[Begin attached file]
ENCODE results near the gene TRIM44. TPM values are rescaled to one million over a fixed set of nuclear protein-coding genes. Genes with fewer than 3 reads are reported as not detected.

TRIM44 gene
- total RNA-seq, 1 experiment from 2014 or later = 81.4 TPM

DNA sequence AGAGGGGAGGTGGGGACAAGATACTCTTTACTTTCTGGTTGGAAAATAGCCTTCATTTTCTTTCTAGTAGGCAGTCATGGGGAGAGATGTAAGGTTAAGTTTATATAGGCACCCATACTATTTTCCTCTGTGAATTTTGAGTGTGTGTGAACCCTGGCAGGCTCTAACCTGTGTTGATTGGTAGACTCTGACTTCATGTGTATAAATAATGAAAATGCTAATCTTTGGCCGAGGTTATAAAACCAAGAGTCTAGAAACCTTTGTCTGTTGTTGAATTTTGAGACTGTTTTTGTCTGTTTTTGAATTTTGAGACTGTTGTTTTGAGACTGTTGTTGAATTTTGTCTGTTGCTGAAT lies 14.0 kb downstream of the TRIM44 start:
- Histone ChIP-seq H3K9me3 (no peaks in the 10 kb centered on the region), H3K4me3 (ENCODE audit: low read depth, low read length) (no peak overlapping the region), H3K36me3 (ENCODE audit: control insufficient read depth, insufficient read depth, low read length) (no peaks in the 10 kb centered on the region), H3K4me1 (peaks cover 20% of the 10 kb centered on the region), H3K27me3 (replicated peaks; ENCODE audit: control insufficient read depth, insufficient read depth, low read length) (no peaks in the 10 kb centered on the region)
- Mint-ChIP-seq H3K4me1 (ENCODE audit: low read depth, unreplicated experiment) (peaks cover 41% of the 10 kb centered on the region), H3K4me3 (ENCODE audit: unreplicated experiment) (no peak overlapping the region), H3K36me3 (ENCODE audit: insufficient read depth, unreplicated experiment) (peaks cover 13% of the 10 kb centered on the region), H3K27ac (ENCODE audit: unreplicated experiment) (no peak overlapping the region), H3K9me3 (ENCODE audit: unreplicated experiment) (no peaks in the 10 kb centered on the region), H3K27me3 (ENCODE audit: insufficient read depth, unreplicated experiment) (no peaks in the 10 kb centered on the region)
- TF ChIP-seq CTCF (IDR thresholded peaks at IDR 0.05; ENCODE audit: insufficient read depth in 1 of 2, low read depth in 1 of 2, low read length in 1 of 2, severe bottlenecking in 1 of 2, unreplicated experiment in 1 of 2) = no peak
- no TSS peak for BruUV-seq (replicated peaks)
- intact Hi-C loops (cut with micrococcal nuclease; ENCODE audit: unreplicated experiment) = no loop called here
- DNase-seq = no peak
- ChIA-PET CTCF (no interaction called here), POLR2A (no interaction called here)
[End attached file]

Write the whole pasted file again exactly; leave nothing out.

ENCODE results near the gene TRIM44. TPM values are rescaled to one million over a fixed set of nuclear protein-coding genes. Genes with fewer than 3 reads are reported as not detected.

TRIM44 gene
- total RNA-seq, 1 experiment from 2014 or later = 81.4 TPM

DNA sequence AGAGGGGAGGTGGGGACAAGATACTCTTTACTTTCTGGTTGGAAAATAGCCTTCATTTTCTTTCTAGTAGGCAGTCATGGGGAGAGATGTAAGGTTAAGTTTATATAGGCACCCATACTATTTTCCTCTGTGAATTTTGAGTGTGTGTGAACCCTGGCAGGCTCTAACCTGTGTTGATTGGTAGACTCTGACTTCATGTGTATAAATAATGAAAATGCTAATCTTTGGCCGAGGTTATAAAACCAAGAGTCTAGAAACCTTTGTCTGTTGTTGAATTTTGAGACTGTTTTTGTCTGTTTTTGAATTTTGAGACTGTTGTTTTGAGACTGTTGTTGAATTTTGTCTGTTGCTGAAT lies 14.0 kb downstream of the TRIM44 start:
- Histone ChIP-seq H3K9me3 (no peaks in the 10 kb centered on the region), H3K4me3 (ENCODE audit: low read depth, low read length) (no peak overlapping the region), H3K36me3 (ENCODE audit: control insufficient read depth, insufficient read depth, low read length) (no peaks in the 10 kb centered on the region), H3K4me1 (peaks cover 20% of the 10 kb centered on the region), H3K27me3 (replicated peaks; ENCODE audit: control insufficient read depth, insufficient read depth, low read length) (no peaks in the 10 kb centered on the region)
- Mint-ChIP-seq H3K4me1 (ENCODE audit: low read depth, unreplicated experiment) (peaks cover 41% of the 10 kb centered on the region), H3K4me3 (ENCODE audit: unreplicated experiment) (no peak overlapping the region), H3K36me3 (ENCODE audit: insufficient read depth, unreplicated experiment) (peaks cover 13% of the 10 kb centered on the region), H3K27ac (ENCODE audit: unreplicated experiment) (no peak overlapping the region), H3K9me3 (ENCODE audit: unreplicated experiment) (no peaks in the 10 kb centered on the region), H3K27me3 (ENCODE audit: insufficient read depth, unreplicated experiment) (no peaks in the 10 kb centered on the region)
- TF ChIP-seq CTCF (IDR thresholded peaks at IDR 0.05; ENCODE audit: insufficient read depth in 1 of 2, low read depth in 1 of 2, low read length in 1 of 2, severe bottlenecking in 1 of 2, unreplicated experiment in 1 of 2) = no peak
- no TSS peak for BruUV-seq (replicated peaks)
- intact Hi-C loops (cut with micrococcal nuclease; ENCODE audit: unreplicated experiment) = no loop called here
- DNase-seq = no peak
- ChIA-PET CTCF (no interaction called here), POLR2A (no interaction called here)